The case was based on the city issuing a letter of will pledging to continue providing water to the property – a letter that was rescinded after city officials raised concerns about the fact that the Halls planned to build a hotel on the property, which is just south of the city limits. The owners have filed a complaint to preserve their rights to the water.
The conditions contained in the bylaw appear very favorable to the Halls, although the city has been able to cap water use in the old mobile home park and in the adjacent cellar. City officials say the settlement will avoid the possibility of a worse trial outcome and allow them to move on to more important issues.
City take on Pacaso in court
Just as Uber and Lyft disrupted the taxi industry and Facebook pretty much everything, Pacaso set out to disrupt the second home industry.
These efforts hit a sore spot in St. Helena, where high prices and shrinking supply of middle-income housing had already put homeownership and timeshare under the microscope.
The wealthy startup sued the city in April after officials attempted to enforce its timeshare ban against Pacaso, which uses a similar model in which up to eight parties can buy shares in a company that owns title to a house.
The federal lawsuit claims that the Pacaso Homes are not timeshares and that the city’s enforcement efforts are “the latest chapter in a long history of the city’s inappropriate attempts to exclude outsiders from the community.”
The dispute unfolded not only in the courts, but also in St. Helena neighborhoods like Vineyard Avenue, Kearney Street and Riesling Way, where anti-Pacaso activists from St. Helena and beyond criticized the company. for transforming middle-class housing into party houses occupied by part-time workers with little or no connection to the community.
A federal judge dismissed part of Pacaso’s lawsuit in July, but the larger case is still pending.
The closure of Vasconi
The Vasconi Pharmacy, a symbol of old Saint Helena and a throwback to the city’s Norman Rockwellian past, closed in June after 70 years in business.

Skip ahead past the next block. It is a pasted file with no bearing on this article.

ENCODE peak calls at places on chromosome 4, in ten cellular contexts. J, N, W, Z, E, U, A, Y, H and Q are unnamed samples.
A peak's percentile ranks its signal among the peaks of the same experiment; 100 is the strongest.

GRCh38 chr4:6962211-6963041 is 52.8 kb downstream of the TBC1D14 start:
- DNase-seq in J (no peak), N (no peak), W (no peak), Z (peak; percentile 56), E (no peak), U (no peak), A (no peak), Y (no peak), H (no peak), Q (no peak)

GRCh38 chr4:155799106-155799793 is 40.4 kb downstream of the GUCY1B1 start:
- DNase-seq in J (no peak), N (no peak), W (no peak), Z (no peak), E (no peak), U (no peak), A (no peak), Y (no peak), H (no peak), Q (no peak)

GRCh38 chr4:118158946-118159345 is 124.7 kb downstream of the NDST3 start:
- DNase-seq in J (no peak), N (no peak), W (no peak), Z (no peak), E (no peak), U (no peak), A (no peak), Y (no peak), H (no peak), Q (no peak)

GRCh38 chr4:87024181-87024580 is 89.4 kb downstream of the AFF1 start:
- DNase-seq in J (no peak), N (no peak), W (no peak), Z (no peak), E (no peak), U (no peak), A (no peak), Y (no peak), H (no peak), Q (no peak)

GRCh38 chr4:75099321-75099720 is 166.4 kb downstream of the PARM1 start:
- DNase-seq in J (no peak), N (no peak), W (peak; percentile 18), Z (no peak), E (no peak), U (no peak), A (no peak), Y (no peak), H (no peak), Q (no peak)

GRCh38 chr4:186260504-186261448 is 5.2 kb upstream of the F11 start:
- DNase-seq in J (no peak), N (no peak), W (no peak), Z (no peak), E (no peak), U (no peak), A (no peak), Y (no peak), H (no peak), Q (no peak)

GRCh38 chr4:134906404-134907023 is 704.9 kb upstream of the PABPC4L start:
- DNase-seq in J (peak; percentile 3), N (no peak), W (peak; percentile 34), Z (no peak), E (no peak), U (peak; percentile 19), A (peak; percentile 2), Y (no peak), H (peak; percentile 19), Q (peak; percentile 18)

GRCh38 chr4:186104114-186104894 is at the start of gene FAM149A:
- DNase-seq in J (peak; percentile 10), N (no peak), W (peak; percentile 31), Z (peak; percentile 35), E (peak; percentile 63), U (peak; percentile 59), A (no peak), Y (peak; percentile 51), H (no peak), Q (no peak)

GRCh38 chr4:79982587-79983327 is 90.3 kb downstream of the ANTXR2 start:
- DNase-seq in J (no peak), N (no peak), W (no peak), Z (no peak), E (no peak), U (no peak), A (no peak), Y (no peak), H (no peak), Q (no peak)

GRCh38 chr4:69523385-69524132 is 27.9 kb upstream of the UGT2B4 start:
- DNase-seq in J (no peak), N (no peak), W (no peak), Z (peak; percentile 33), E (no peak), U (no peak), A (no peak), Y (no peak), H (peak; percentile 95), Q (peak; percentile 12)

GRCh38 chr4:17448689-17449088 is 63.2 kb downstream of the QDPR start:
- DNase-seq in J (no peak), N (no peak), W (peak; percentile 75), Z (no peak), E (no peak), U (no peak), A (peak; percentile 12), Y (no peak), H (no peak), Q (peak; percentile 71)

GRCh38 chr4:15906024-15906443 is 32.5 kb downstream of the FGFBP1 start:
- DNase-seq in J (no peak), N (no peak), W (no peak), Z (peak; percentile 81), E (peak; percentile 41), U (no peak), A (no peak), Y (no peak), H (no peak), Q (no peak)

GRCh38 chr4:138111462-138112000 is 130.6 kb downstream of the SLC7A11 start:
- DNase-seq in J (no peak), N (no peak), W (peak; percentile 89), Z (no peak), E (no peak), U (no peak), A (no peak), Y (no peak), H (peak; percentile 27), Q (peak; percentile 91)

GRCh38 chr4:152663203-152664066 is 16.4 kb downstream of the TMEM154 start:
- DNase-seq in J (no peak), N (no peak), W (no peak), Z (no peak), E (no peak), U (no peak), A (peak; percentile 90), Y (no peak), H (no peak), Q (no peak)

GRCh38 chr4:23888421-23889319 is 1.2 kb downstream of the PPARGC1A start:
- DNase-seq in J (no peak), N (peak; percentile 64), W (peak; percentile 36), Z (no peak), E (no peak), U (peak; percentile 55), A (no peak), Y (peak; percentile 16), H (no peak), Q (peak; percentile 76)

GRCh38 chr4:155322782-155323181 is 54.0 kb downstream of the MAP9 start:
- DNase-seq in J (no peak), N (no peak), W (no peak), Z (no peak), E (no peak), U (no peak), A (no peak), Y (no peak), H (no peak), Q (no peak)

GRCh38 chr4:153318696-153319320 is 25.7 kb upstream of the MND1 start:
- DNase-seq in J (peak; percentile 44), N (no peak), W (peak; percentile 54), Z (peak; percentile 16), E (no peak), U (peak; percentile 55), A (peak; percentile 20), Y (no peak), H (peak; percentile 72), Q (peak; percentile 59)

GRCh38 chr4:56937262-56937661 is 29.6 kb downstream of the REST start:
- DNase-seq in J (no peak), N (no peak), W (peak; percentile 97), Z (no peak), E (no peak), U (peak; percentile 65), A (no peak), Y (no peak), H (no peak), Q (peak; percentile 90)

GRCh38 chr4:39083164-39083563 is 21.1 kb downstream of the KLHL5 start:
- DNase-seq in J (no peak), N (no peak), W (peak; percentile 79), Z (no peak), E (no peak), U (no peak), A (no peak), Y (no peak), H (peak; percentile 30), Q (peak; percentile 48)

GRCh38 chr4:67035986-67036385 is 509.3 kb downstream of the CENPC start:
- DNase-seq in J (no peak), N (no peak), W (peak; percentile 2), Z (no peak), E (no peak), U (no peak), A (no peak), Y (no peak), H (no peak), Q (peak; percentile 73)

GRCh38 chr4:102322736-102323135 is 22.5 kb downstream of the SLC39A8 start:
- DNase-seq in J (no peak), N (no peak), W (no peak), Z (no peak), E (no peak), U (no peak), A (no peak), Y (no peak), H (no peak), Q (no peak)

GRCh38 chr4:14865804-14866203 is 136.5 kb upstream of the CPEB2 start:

Hap and Patty Vasconi’s decision to retire sparked a wave of nostalgia among Saint Helena locals who remembered the store not only stocking up on prescription drugs, but also local gossip and an exhilarating dose of Small town americana.
“We had a good race,” Patty told The Star. “It was just time to go out,” Hap said.
A new clothing store, Tweed & Vine, took over part of the old Vasconi space in November, but it’s still unclear what will happen in the long term to one of the centre’s most visible and memorable storefronts. -City of Saint Helena.
The city rents premises to the CNV
Does everyone like goodwill or not? story. Gen X had Ross and Rachel, Muppets fans had Kermit and Miss Piggy, and St. Helena political enthusiasts had the town of St. Helena and Napa Valley College.
This summer, they did, as the city finally entered into a five- to seven-year lease to use part of the Napa Valley College Upper Valley campus as the next city hall.
City employees and police have yet to move in pending leasehold improvements, but the impending move has sparked discussions on how best to use the city’s own buildings in the future. In November, city council asked staff to investigate affordable housing at the Temporary Town Hall on Railroad Avenue, a commercial or mixed-use project in the smoke-damaged Old Town Hall on Main Street, and renting the Carnegie Building.